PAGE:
# Learning from unordered tuples?

EDIT: I reduced my problem to a more specific question: https://math.stackexchange.com/questions/26573/ But I am still interested in other ideas.

Let's say our data is generated by

$$Y_i = f(X_i) + \epsilon_i$$

where $X_i$ are observed vectors, and $f$ is an unknown function. We know that $f$ is invariant with respect to permutation of the elements of $X$. For example, if $X_i=[x_{i1},x_{i2},x_{i3}]$, then we have

$$f([x_{i1},x_{i2},x_{i3}]) = f([x_{i1},x_{i3},x_{i2}]) = f([x_{i2},x_{i1},x_{i3}])=\cdots$$

Are there modified versions of linear regression, support vector machines, forests, etc. which can be used to estimate $f$? I'm specifically interested in the case when $X_i$ are eigenvalues of matrices (so they have complex-valued entries).

EDIT: A desperation move would be to make replicates of each data point with all permutations of each $X_i$ vectors and then apply standard methods, but this is clearly computationally impractical.

• @charles.y.zheng, I don't think the replication idea is appropriate. Your function $f$ is a function of the "order statistics" of your input $X_i$. So, why not sort the coordinates of $X_i$ and fit your $f$ that way? (Of course you're formally fitting a different function $g$ in this case, but there is a simple mapping in terms of compositions in which to define $f$ given $g$ and $X_i$.) Mar 12, 2011 at 16:56
• @cardinal: yes, but this has the effect of favoring certain functions $f$ over others. And since in the case of complex numbers, the ordering is not unique, it seems like this might not be the most desirable solution. Mar 12, 2011 at 17:15
• Sorry, I missed the comment on complex-valued entries. In the real-valued case, my previous comment stands and should not "favor" any admissible $f$ over another. Mar 12, 2011 at 17:21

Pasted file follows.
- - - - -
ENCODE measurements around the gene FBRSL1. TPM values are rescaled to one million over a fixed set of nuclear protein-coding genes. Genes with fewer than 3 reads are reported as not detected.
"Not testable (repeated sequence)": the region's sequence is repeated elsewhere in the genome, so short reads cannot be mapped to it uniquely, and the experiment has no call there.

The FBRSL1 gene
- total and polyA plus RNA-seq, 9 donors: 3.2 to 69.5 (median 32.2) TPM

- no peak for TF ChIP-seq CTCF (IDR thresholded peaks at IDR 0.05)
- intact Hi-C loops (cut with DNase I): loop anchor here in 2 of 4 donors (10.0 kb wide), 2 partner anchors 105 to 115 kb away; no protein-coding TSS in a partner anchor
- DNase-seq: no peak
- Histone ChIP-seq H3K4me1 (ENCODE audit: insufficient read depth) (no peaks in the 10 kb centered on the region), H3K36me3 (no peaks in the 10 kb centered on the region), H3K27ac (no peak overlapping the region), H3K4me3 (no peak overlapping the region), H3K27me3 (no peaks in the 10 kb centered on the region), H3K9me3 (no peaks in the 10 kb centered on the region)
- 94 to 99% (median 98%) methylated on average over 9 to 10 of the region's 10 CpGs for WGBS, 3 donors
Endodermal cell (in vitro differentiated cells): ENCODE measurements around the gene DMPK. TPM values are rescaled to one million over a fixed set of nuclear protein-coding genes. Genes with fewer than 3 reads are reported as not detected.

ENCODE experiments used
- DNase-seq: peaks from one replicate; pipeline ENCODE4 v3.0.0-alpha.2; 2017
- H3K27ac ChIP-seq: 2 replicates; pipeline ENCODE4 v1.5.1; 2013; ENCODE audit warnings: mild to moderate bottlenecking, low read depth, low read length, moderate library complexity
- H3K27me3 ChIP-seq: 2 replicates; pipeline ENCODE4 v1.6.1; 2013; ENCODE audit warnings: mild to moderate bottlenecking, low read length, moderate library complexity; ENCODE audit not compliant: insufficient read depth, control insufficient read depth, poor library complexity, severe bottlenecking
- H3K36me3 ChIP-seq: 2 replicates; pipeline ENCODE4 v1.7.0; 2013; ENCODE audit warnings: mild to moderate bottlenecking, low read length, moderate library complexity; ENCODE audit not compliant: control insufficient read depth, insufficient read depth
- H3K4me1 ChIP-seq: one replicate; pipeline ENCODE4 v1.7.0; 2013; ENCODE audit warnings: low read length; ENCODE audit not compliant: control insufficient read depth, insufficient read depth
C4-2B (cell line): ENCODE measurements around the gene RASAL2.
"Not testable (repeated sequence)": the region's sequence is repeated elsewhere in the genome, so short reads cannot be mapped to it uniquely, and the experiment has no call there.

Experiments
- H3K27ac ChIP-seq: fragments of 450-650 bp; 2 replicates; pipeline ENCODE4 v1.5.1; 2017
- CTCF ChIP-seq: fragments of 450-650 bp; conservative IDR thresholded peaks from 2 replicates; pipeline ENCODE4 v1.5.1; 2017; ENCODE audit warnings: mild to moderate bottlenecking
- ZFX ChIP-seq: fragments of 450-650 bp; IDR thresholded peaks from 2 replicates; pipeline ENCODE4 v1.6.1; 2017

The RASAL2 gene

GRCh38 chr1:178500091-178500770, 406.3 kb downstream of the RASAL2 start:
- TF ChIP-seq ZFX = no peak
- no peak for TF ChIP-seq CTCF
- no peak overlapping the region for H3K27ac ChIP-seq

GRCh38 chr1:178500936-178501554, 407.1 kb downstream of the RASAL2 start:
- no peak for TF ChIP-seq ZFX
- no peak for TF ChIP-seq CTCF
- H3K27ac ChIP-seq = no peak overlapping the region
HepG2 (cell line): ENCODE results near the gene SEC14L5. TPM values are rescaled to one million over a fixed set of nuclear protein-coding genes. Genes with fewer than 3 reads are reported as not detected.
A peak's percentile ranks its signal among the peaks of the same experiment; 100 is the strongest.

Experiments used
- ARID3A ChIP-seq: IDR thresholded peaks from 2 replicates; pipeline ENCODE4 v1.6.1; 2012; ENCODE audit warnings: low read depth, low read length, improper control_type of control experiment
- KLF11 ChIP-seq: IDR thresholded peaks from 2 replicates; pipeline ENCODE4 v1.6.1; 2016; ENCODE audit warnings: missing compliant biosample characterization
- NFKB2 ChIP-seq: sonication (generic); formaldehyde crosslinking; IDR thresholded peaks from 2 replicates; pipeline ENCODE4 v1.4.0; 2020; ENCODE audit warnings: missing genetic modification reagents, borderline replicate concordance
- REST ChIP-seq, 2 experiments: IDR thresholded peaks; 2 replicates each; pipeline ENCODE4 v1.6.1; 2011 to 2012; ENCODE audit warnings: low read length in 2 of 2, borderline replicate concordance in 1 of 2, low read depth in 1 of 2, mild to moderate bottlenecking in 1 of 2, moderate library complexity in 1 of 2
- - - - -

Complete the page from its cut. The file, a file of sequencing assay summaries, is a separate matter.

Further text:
• +1 for the example of how to cross-post properly and very interesting question. When do these type of problems arise? Physics? Mar 12, 2011 at 19:22
• @mpiktas: I am a newcomer to the field so I cannot give you any references. However, it is easy to imagine where the regression might come in. Suppose you measure the social networks of $n$ schools. These networks take the form of adjacency matrices $X_n$. You also know some demographic information about the schools, like average income, ethnic composition, etc. How are those covariates related to features of the graphs? And by the way, the eigenvalues capture a lot of the important properties of the network, such as average degree, connectivity, and clustering. Mar 12, 2011 at 20:29

For regression models, one way would be to generate derived variables that are invariant to permutation of the labelling of the $x_i$s.

E.g. in your three-variable example, considering only polynomials of total order up to 3, such combinations would be:

• $w_1 = x_1 + x_2 + x_3$
• $w_2 = x_1x_2 + x_1x_3 + x_2x_3$
• $w_3 = x_1^2 + x_2^2 + x_3^2$
• $w_4 = x_1x_2x_3$
• $w_5 = x_1^2x_2 + x_1^2x_3 + x_2^2x_1 + x_2^2x_3 + x_3^2x_1 + x_3^2x_2$